Digital Transgender Archive

Interview with Awen Briem

Download the full-sized image of Interview with Awen Briem

Awen Briem identifies as transgender and as male if he’s not out to them. He was assigned female at birth and grew up in Syracuse, New York. His family then moved to Des Moines, Iowa. He experienced a lot of bullying because he didn’t fit in and so wasn’t included. He did make a few friends though where he felt safe. He stuck with them until high school until he met some queer kids through a weekly queer group in school. All of them have since passed due to HIV, suicide, or hate crimes. He has two older brothers who stayed in New York after Briem moved to Iowa with his parents. His parents were tender and nurturing and also very progressive and social justice oriented. When his body started going through puberty, he felt desperate, like nothing made sense. He felt out of control, depressed, resentful, and angry. Before puberty it was easier to be a tomboy, but after puberty the gender policing intensified. Not knowing what transgender was and not having the language to articulate his identity, he was unhappy and confused. He began to accept things 8-10 years ago when he changed his name, before he was able to acknowledge to himself that he was transgender. It took him many years to have the courage to connect with a therapist and then a physician who could get him on hormones. He came out at 16 as a lesbian, then as a dyke, then for most of his life as gay or queer. None of those identities felt right, however. He dated women since he was 16. He likes facial hair, he runs a lot, he likes to work out so he’s more comfortable with a muscular, athletic build. He’s always dressed in a way that is perceived more masculine, but he doesn’t really claim being a man or male necessarily. He’s been a tattoo artist for 22 years. When he came out to his parents, they ignored it, but both of his brothers were immediately supportive. He started testosterone three years ago at the time of the interview and had top surgery and a hysterectomy. He struggled with insurance covering his trans related care but his physicians helped him work through it. He is now married to a supportive partner and has a son.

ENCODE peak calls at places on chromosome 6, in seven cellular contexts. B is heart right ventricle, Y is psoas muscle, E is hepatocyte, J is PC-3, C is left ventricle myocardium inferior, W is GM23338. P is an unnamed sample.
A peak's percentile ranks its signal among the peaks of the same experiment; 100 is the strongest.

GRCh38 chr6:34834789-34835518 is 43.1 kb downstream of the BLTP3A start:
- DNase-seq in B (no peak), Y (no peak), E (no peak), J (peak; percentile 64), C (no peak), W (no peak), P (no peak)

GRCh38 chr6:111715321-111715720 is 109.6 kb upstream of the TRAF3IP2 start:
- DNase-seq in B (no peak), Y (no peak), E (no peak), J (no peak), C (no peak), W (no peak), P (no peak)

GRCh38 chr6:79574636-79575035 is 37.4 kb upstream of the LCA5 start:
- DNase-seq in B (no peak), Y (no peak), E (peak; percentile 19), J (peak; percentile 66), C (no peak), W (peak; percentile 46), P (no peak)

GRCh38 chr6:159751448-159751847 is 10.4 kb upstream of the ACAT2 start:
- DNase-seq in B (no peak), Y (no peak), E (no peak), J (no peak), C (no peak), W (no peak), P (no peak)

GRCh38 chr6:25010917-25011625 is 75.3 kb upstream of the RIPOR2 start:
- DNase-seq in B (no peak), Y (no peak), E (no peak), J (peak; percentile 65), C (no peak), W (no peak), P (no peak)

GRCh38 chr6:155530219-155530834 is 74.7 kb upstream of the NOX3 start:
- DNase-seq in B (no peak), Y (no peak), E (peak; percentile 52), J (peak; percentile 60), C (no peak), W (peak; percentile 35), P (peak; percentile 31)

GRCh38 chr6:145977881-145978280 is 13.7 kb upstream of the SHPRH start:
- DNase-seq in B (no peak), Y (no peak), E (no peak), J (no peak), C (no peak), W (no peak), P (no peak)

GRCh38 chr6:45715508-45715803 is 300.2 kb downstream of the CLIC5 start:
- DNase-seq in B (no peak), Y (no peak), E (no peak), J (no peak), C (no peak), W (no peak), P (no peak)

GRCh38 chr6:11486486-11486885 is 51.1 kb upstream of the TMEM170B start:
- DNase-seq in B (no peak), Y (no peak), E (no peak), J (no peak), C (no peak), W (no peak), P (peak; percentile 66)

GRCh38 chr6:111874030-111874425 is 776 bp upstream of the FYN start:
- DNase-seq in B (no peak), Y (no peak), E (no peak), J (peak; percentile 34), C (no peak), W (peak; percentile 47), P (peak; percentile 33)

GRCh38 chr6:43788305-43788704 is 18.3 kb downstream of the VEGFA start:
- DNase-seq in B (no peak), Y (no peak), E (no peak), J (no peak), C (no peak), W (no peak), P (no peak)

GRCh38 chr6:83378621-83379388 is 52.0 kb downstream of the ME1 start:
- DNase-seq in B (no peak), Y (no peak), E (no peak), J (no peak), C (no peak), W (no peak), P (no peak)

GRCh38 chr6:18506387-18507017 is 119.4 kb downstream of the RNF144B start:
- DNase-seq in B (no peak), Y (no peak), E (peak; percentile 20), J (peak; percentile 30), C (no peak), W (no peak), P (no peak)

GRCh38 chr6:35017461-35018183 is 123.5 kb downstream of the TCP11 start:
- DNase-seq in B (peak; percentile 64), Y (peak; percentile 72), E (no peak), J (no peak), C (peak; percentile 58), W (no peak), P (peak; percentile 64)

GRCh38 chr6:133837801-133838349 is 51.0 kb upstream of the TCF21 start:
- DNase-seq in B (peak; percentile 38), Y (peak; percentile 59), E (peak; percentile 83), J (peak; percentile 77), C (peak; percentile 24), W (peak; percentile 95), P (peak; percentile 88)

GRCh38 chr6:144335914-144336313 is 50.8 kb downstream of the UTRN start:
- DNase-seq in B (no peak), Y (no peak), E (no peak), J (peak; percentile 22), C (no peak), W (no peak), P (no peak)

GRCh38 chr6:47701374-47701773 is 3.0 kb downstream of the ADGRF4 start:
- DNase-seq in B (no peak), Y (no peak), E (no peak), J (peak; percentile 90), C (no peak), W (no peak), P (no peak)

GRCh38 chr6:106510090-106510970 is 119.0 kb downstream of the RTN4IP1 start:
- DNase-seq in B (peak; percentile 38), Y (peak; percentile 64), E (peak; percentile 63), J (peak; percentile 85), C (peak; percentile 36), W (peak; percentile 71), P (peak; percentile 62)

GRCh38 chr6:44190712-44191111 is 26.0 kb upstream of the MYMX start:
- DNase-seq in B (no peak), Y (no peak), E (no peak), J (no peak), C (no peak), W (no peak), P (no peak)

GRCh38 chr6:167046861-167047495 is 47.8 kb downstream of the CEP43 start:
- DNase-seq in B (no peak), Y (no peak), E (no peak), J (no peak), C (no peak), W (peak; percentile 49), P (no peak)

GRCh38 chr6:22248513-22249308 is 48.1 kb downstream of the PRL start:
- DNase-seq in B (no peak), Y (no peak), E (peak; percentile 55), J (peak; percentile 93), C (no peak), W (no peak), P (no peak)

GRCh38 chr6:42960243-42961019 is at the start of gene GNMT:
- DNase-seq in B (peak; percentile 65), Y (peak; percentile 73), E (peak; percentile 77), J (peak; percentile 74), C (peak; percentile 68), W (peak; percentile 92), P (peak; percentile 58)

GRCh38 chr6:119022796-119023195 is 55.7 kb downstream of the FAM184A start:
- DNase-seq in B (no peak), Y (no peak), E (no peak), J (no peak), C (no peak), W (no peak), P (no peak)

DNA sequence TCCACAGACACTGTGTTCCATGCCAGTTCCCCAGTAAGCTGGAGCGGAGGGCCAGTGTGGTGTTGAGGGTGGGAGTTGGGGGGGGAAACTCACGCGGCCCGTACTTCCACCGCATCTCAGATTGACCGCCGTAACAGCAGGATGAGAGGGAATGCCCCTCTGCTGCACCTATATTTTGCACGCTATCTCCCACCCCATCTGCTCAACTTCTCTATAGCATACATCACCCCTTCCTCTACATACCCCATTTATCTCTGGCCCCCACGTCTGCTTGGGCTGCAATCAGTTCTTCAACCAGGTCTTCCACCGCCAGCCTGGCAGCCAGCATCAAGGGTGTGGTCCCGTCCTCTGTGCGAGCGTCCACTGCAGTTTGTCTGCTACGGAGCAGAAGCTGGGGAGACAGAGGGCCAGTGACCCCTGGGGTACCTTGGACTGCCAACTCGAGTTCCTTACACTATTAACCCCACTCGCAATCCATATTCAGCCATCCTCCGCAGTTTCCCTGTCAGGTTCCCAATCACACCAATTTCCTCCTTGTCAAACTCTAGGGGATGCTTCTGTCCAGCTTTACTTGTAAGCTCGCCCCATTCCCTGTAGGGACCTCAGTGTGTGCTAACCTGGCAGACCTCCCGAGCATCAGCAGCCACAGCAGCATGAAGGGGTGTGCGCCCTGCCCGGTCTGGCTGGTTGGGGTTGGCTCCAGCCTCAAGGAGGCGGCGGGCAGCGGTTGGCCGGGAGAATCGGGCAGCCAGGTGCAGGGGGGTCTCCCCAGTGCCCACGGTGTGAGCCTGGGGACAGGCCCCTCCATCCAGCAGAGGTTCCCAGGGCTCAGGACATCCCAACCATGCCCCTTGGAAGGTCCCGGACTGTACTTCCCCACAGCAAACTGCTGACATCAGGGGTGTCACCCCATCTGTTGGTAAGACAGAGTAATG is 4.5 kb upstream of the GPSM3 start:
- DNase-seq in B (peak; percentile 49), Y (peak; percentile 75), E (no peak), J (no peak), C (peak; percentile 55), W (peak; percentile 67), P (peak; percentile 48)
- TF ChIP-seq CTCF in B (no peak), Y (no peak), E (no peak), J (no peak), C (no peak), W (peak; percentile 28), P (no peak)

Item Information:

Identifier
t435gd15m
Collection
Audio and Video Clips and Transcripts
Institution
Jean-Nickolaus Tretter Collection, University of Minnesota
Creator(s)
Briem, Awen
Contributor(s)
Jenkins, Andrea
Publisher
University of Minnesota Minneapolis Libraries
Date Created
Dec. 28, 2015
Genre
Oral Histories
Transcriptions
Subject(s)
OutFront Minnesota
Places
Minnesota > Hennepin County > City of Minneapolis > Minneapolis
Michigan
New York > Onondaga County > City of Syracuse > Syracuse
Topic(s)
Acceptance
Appearance
Assigned gender
Bullying
Change of name
Clothing
Coming out
Communities
Employment discrimination
Femininity
Gender diversity
Gender dysphoria
Gender identity
Harassment
Health care
HIV/AIDS
Homophobia
Hormones
Language
Masculinity
Partners (LGBTQ)
Politics
Religions
Schools
Sexuality
Social media
Suicide
Surgery
Therapies
Transgender people
Transphobia
Youth
Resource Type
Moving image
Text
Language
English
Related URL
https://umedia.lib.umn.edu/
Rights
Contact host institution for more information
For more information on copyright, please read our policies